In the morning I dedicate myself completely to Garibaldi, from breakfast to lunch. The afternoon is dedicated to pastry making, with the study and creation of the dessert line, which always varies depending on the time of year. In the evening, dinner service at the restaurant on the first floor. Much of what I deal with concerns form: studying and managing the room, activating the best service. In this search for form, I am helped by having studied – and thoroughly understood – the meaning and purpose of oriental rituals relating to tea. Matteo and I really fell in love with the latter, so much so that we created an almost esoteric tea offering – if you can excuse the term -, truly for enthusiasts and connoisseurs.

How would you define your pastry shop?

My desserts are light, seasonal, focused on a protagonist ingredient that I try to enhance, with little or no sugar. I am inspired by the various nuances of the word itself: ‘sweet’ is something that has to do with kindness. So I would like it to be what I create. I, we, are above all interested in offering the best possible quality. I can make a very simple chocolate and caramel recipe – without anything else – but with the best possible chocolate and caramel it will still be a delight. Returning to the desserts, I want to underline that for me it is important to let the guest conclude the tasting experience in harmony with what was previously proposed, therefore reconfirming the typical lightness of Matteo’s dishes.

What are your favorite ingredients? The dishes? The wines?

My preferences change based on the seasons, the climate, even my mood at the moment. There are dishes, wines that are more wintery or more summery – I certainly don’t discover this – but also more optimistic or tinged with melancholy. One thing I can say: for me the sense of smell is crucial, it may seem strange but if I were forced to choose between tasting a dish, a wine, or just smelling it, I would feel satisfied simply grasping its scent – which I believe to be its true essence.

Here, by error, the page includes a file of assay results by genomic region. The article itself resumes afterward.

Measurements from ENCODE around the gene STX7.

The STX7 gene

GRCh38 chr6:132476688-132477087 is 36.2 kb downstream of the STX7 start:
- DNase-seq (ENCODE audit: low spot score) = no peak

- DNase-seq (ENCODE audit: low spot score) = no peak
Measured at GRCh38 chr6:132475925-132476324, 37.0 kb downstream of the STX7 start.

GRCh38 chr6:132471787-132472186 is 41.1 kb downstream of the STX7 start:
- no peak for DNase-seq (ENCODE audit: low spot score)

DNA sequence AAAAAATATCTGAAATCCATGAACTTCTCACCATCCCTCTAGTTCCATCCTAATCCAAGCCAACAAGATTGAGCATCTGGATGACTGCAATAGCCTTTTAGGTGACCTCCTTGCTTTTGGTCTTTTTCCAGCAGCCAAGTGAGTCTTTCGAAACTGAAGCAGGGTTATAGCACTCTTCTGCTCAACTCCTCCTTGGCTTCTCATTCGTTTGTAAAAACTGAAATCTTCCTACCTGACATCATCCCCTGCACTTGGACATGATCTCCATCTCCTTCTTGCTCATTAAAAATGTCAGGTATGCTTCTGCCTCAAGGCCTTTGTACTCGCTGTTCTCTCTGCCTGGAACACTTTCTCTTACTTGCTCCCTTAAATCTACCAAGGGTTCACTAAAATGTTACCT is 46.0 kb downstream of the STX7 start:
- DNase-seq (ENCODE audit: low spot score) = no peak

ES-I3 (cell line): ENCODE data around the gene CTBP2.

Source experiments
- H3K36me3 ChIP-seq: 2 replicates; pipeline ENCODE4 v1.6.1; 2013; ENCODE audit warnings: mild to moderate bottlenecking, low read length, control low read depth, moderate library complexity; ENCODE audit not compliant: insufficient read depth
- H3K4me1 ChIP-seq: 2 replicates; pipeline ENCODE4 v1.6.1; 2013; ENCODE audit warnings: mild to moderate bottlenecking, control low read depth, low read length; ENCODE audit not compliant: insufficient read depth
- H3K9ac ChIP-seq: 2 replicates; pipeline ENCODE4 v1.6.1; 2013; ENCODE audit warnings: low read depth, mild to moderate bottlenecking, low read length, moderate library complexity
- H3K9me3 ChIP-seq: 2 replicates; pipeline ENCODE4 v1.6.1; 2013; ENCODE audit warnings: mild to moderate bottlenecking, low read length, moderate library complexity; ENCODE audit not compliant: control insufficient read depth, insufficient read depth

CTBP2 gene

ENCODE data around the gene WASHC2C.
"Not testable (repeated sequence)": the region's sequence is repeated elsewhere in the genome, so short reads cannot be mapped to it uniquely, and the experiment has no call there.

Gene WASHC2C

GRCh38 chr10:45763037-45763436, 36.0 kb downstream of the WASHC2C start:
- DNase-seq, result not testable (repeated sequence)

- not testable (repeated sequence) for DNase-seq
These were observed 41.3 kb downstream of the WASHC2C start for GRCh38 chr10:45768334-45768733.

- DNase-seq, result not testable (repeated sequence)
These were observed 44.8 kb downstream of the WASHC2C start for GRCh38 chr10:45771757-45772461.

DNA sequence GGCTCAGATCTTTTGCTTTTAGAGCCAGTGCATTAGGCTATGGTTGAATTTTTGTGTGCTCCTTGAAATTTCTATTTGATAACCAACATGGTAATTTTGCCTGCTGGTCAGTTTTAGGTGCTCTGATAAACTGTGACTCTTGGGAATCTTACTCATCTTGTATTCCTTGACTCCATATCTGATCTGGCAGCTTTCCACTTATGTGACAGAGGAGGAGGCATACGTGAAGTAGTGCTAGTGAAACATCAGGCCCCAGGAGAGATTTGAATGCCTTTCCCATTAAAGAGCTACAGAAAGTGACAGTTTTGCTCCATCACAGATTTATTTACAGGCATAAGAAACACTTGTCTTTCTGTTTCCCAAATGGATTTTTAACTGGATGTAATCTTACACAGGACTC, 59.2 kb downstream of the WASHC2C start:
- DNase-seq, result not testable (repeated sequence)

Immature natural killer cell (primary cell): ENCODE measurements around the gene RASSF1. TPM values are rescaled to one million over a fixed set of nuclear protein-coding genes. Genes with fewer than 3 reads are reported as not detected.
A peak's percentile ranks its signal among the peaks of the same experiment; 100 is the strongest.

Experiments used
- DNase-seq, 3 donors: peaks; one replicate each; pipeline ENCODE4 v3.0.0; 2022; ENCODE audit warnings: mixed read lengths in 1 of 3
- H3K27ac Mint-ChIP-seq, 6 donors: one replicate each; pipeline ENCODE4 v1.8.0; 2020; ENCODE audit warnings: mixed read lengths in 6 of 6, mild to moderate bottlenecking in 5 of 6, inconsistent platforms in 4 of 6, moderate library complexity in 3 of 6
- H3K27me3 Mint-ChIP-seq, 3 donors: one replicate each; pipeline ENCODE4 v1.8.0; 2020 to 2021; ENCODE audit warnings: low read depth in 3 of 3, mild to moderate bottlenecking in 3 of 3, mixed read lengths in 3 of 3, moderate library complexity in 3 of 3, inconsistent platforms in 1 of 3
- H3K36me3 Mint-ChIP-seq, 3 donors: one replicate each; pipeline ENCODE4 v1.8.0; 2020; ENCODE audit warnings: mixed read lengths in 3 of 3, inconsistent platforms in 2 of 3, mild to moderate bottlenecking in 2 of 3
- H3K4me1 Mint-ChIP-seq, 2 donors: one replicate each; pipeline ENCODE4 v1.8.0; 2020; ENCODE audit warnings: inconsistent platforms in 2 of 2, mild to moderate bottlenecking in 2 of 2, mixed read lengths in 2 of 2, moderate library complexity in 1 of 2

How would you define your restaurant today? And how would you like it to be?

Today I find it chic, but welcoming. Elegance and style are fundamental, of course. However, they must be combined with a sense of hospitality, with a genuine desire to meet guests and make them feel at ease. Furthermore, I would define it as a green place, given that the naturalness of the foods and wines is complemented by the choice to use biodegradable materials where possible. How would I like it to be? I would be happy for it to change with us, as we progress on our journey. Today we are more mature, more confident in what we do, and the venue in turn reflects this new dimension of ours.

Every now and then, you will rest…

For me, rest means eating in other ways, in other worlds. With Matteo we choose holiday locations based on the dishes and cuisines we want to know. The numerous trips to France are another opportunity to relax, with the exception of the rather uncomfortable return (laughs), given that we fill the van beyond belief with all the specialities, the delights, the rarities that we have managed to find and want to let people discover. to our customers. Abroad we also purchase a large number of cookbooks, on pastries, bread and wine. Traveling gives us the opportunity to expand our knowledge and our library.